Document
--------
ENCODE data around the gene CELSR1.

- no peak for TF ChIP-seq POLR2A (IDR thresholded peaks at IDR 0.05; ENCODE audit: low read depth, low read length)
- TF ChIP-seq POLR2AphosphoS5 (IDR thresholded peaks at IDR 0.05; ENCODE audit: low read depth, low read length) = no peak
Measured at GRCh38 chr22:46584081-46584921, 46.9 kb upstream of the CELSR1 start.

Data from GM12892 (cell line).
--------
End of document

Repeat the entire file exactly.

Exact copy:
ENCODE data around the gene CELSR1.

- no peak for TF ChIP-seq POLR2A (IDR thresholded peaks at IDR 0.05; ENCODE audit: low read depth, low read length)
- TF ChIP-seq POLR2AphosphoS5 (IDR thresholded peaks at IDR 0.05; ENCODE audit: low read depth, low read length) = no peak
Measured at GRCh38 chr22:46584081-46584921, 46.9 kb upstream of the CELSR1 start.

Data from GM12892 (cell line).